American RadioWorks |
President Barack Obama delivers remarks at Henninger High School in Syracuse, New York, during the college affordability bus tour, Aug. 22, 2013. (Official White House Photo by Chuck Kennedy)President Barack Obama delivers remarks at Henninger High School in Syracuse, New York, during the college affordability bus tour, Aug. 22, 2013. (Official White House Photo by Chuck Kennedy)

Goodbye, College Ratings (For Now)

The Obama administration recently declared that it would no longer pursue a college ratings system based on accessibility, affordability and student success. And college presidents everywhere breathed a sigh of relief.

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  • 07.23.15

    Sweet Briar Returns

    Sweet Briar College was about to close after struggling with dwindling enrollment and other problems. An alumni group raised more than 20 million dollars in pledges to keep the doors open, but the school's survival is still deeply in doubt.
  • 07.15.15

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    Historically Black Colleges and Universities proliferated throughout the late 19th and early 20th centuries, when many white schools refused to admit African Americans, especially in the South. Our guest this week feels HBCUs still serve a crucial role in higher education.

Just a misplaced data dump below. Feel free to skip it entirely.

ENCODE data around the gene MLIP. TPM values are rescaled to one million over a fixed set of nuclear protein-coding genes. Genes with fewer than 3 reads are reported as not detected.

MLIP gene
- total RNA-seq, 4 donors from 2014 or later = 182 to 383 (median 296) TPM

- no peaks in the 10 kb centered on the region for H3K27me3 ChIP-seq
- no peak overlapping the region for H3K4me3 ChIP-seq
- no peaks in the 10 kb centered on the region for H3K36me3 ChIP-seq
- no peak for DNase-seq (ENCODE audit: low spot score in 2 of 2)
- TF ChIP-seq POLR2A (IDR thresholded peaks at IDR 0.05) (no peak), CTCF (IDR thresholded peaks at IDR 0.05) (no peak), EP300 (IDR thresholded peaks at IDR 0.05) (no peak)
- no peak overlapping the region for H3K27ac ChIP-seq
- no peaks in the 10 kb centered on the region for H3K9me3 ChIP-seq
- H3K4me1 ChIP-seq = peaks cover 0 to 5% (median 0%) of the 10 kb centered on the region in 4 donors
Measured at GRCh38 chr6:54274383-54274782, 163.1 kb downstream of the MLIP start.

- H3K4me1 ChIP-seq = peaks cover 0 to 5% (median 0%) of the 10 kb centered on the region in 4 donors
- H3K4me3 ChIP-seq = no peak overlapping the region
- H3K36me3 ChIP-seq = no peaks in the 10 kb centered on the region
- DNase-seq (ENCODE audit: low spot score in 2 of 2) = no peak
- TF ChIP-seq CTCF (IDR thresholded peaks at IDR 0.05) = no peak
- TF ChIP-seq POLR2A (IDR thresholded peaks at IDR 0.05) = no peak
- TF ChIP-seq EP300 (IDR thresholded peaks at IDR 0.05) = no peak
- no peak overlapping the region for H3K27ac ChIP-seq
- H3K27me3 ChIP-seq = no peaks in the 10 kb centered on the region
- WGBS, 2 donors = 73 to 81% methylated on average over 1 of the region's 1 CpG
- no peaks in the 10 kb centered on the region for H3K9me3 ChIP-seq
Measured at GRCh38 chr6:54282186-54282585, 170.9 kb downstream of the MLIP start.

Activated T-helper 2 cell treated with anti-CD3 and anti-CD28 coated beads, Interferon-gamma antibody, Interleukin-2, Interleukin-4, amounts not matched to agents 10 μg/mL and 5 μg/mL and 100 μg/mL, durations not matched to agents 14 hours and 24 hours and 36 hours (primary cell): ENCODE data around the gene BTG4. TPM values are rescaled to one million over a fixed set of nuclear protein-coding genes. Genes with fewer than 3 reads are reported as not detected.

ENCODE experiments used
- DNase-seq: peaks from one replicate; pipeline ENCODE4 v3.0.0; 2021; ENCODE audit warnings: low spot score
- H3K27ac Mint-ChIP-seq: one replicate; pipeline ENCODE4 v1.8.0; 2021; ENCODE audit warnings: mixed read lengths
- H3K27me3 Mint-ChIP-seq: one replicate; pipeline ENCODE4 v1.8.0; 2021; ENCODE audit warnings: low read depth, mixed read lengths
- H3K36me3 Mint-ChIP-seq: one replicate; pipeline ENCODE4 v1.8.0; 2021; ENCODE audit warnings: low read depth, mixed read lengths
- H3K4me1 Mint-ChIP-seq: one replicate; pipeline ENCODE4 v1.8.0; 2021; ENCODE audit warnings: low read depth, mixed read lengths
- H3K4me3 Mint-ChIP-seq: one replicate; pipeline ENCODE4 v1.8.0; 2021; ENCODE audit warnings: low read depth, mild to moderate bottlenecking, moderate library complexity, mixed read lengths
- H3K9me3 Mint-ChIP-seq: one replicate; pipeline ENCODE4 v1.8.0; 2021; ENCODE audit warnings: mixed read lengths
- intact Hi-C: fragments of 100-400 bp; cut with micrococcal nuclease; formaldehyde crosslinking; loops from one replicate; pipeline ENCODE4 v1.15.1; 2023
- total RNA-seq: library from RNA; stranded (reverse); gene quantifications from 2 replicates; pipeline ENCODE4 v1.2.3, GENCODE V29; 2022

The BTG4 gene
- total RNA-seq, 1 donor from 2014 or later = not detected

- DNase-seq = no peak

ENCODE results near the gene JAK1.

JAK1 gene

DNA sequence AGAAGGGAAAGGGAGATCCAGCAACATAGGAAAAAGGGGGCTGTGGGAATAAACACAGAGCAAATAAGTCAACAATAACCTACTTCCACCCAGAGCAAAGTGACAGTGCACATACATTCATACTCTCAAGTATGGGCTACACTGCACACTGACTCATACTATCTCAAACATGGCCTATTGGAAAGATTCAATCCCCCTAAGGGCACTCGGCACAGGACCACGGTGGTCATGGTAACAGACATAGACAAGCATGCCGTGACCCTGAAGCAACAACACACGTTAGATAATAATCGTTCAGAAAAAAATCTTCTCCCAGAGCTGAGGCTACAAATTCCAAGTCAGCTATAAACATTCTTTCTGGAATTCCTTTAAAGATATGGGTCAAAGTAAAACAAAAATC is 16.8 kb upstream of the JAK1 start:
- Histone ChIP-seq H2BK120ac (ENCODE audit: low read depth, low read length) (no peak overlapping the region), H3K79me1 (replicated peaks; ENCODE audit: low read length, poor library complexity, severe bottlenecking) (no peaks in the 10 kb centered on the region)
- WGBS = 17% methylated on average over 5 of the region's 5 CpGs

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  • 07.02.15

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    For years policy makers believed that minorities were overrepresented in special education and that there was inherent bias in the way kids were being identified as disabled. A new study turns this idea on its head.

American RadioWorks |
President Barack Obama delivers remarks at Henninger High School in Syracuse, New York, during the college affordability bus tour, Aug. 22, 2013. (Official White House Photo by Chuck Kennedy)President Barack Obama delivers remarks at Henninger High School in Syracuse, New York, during the college affordability bus tour, Aug. 22, 2013. (Official White House Photo by Chuck Kennedy)

Goodbye, College Ratings (For Now)

The Obama administration recently declared that it would no longer pursue a college ratings system based on accessibility, affordability and student success. And college presidents everywhere breathed a sigh of relief.

Recent Posts

  • 07.23.15

    Sweet Briar Returns

    Sweet Briar College was about to close after struggling with dwindling enrollment and other problems. An alumni group raised more than 20 million dollars in pledges to keep the doors open, but the school's survival is still deeply in doubt.
  • 07.15.15

    The Future of Historically Black Colleges

    Historically Black Colleges and Universities proliferated throughout the late 19th and early 20th centuries, when many white schools refused to admit African Americans, especially in the South. Our guest this week feels HBCUs still serve a crucial role in higher education.
  • 07.07.15

    Talking About Race in Schools

    Over the past year, race relations have dominated the news cycle. This can bring up difficult questions, especially for parents and teachers. Our guest Yolanda Moses says Americans need to find more ways to talk about race in schools.
  • 07.02.15

    Minorities and Special Ed